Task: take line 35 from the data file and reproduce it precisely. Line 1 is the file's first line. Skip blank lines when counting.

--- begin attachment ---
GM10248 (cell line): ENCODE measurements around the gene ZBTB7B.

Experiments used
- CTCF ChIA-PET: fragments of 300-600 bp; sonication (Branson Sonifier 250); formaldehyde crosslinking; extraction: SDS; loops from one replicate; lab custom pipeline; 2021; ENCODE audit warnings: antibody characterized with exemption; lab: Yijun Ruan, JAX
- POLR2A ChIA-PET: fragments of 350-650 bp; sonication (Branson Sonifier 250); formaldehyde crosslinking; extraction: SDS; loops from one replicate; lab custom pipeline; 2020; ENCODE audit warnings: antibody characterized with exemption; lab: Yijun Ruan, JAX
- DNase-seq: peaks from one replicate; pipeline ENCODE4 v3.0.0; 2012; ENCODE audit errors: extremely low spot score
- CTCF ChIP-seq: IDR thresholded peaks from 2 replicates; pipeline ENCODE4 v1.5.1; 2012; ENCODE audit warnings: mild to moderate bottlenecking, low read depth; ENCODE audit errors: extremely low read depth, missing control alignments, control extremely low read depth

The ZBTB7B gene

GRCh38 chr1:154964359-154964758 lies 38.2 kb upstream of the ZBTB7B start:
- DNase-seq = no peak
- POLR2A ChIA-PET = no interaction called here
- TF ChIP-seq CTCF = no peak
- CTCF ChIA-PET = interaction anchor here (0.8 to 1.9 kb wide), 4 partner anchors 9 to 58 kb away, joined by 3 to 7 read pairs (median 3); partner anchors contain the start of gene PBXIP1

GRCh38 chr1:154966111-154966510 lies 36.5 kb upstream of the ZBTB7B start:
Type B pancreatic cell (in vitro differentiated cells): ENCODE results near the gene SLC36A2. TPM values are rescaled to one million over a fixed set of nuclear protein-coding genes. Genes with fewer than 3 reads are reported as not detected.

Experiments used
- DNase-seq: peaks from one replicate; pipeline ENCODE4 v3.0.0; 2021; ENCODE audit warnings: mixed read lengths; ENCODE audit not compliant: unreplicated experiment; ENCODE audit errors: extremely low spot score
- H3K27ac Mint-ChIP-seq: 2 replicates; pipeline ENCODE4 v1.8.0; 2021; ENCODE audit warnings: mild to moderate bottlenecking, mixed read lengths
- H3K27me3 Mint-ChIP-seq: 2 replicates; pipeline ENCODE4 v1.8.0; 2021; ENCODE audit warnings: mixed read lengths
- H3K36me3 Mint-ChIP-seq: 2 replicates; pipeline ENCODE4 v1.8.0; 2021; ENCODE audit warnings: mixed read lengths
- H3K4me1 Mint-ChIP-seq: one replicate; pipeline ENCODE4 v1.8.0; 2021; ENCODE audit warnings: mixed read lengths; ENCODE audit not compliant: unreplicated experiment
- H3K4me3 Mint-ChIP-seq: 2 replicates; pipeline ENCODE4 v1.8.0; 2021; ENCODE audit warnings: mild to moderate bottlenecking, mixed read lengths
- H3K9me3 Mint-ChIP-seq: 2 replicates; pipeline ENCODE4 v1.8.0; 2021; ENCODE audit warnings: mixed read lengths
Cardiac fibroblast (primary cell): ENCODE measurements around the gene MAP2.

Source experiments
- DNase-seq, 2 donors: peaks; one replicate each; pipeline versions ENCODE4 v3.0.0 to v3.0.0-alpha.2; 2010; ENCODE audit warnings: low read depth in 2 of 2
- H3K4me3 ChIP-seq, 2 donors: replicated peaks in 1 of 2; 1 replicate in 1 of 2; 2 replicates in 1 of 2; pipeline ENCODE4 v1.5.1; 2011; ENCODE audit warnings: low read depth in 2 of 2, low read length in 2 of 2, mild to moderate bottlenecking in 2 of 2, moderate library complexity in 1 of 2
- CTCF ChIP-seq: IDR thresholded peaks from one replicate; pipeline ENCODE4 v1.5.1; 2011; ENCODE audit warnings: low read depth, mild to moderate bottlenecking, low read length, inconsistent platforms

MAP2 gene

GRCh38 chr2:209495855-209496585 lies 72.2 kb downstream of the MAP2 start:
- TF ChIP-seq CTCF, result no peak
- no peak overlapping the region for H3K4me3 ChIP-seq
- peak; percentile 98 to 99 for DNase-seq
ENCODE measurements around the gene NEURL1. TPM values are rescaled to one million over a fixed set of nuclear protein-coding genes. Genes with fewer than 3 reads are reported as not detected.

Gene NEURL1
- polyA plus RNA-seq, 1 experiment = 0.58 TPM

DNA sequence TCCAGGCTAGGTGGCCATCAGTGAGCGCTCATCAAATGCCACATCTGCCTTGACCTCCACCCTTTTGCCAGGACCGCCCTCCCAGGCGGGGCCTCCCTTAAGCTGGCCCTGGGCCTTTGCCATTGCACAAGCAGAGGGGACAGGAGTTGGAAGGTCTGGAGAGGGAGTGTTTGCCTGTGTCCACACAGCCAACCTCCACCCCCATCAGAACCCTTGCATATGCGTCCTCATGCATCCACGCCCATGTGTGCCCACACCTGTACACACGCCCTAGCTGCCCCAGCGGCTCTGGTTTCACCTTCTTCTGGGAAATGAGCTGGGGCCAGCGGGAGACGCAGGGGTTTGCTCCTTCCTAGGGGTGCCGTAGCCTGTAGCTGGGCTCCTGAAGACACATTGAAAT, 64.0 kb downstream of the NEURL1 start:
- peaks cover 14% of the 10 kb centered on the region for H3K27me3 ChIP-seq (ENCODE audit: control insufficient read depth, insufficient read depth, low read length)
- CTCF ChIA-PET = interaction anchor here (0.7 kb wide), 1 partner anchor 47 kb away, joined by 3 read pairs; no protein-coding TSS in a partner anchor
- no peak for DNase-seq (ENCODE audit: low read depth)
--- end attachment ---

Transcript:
- polyA plus RNA-seq, 1 experiment = 0.58 TPM